Ranging in age appropriateness from early childhood through transition to adulthood, our suite of solutions is designed exclusively for students with moderate to severe disabilities, including autism spectrum disorder (ASD), developmental disabilities, intellectual disabilities and emotional and behavior disorders.
Our curriculum and interventions support new and veteran special education teachers with anchored instruction rooted in evidence-based teaching practices. Your whole special education team will be set up for success with a curated, step-by-step guide to ensure effective implementation.
TeachTown Basics offers a blend of teacher-led and computer-assisted Applied Behavior Analysis (ABA) instruction proven to increase a student’s vocabulary, listening skills, social-emotional development, independence, academic and cognitive skills.
Data are automatically captured and tracked and can be shared among team members to set program goals. Student progress reports and graphs are available to everyone on the education team. Each student’s information can be synchronized across multiple locations from a secure server, making TeachTown Basics a truly portable intervention.
Within the 450+ generalization lessons, activities focus on generalizing skills taught on the computer, in classroom and other environments. These engaging lessons use naturalistic teaching that focuses on relationship building, following the rules, and working together. The motivating, child-friendly activities are designed to be easy to understand and implement.
These generalization lessons target the same six learning domains, and each activity is linked to one or more lessons in the TeachTown Basics software. The computer-based discrete trial training lessons and teacher-led generalization lessons each target one of the following learning domains:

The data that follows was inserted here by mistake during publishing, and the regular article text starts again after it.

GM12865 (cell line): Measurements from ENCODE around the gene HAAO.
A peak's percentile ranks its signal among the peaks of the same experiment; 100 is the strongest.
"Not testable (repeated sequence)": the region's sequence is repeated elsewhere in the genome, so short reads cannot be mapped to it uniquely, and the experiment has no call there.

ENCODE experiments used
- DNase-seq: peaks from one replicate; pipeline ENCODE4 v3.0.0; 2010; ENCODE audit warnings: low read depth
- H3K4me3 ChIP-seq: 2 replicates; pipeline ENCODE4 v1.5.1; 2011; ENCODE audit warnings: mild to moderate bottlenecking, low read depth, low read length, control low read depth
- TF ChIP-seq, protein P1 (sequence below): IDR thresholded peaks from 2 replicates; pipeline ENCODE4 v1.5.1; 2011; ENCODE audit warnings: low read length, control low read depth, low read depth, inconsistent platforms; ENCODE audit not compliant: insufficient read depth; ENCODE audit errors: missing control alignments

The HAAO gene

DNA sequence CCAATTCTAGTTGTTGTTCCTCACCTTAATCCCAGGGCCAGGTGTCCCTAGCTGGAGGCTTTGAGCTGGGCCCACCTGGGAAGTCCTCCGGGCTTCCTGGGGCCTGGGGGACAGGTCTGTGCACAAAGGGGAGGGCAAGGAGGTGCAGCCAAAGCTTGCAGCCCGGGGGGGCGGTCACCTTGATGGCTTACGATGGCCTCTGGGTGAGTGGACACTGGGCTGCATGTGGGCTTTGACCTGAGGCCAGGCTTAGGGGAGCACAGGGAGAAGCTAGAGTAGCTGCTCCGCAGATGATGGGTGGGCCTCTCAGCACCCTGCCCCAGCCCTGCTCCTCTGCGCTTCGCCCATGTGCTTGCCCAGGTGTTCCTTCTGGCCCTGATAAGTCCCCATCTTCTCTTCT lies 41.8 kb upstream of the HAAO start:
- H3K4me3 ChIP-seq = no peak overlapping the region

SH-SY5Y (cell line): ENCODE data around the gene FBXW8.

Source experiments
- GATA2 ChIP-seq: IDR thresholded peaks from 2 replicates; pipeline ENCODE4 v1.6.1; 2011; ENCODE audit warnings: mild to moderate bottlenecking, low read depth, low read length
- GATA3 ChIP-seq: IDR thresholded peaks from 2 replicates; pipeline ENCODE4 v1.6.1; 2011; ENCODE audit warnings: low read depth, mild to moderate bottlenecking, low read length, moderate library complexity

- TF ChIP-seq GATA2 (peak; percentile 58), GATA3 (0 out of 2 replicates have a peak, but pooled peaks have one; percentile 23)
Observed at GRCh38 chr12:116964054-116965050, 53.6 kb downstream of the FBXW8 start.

TeachTown Social Skills is a comprehensive curriculum broken down into two components: primary and secondary school. The solution teaches socially valid skills for the younger age group, followed by an increase in emotional intelligence and building self-management skills for middle schoolers.
Students often need extra support when it comes to mastering social skills, and that’s why we created TeachTown Social Skills! This comprehensive, character-based video-modeling intervention follows the adventures of fun, relatable, animated characters as they learn to cooperate, respect personal space, express emotions appropriately and more.
TeachTown Social Skills combines high-quality animations with teacher-driven lessons, activities and assessment tools. Each target social skill is presented in a 2- to 4-minute animated episode and is part of a series of lesson plans that include methods for differentiating instruction and promoting generalization.
Primary Social Skills is designed for students with a minimum language level of 4 years and include the following 5 behavioral domains:
Secondary Social Skills has been created to meet the needs of students who have difficulties in the areas of communication, social interaction, pragmatics, self-management, problem-solving, and/or emotional awareness, and include the following 6 behavioral domains:
Transition to Adulthood is built around evidence-based practices to meet the needs of adolescents with autism spectrum disorder, intellectual disabilities and developmental disabilities as they begin transition planning.
It is mandatory that transition planning begins for every student who has an IEP before that student is 16 years old, but there is a need for effective programming and evidence-based curricula to support transition-aged students. This is exactly why Transition to Adulthood was developed.
Transition to Adulthood uses point-of-view video modeling, task analyses, computer-based lessons, teacher-delivered lessons, and visual supports to teach a range of critical, functional skills in the areas of:
It also includes an online assessment tool for progress monitoring.
These assessments feature a task analysis where the target skill/task is broken down into measurable steps. The task analysis allows the staff to note whether the student completed each step independently, or if they required a certain level of prompting (as described in the lesson plans). The data are collected and reported automatically.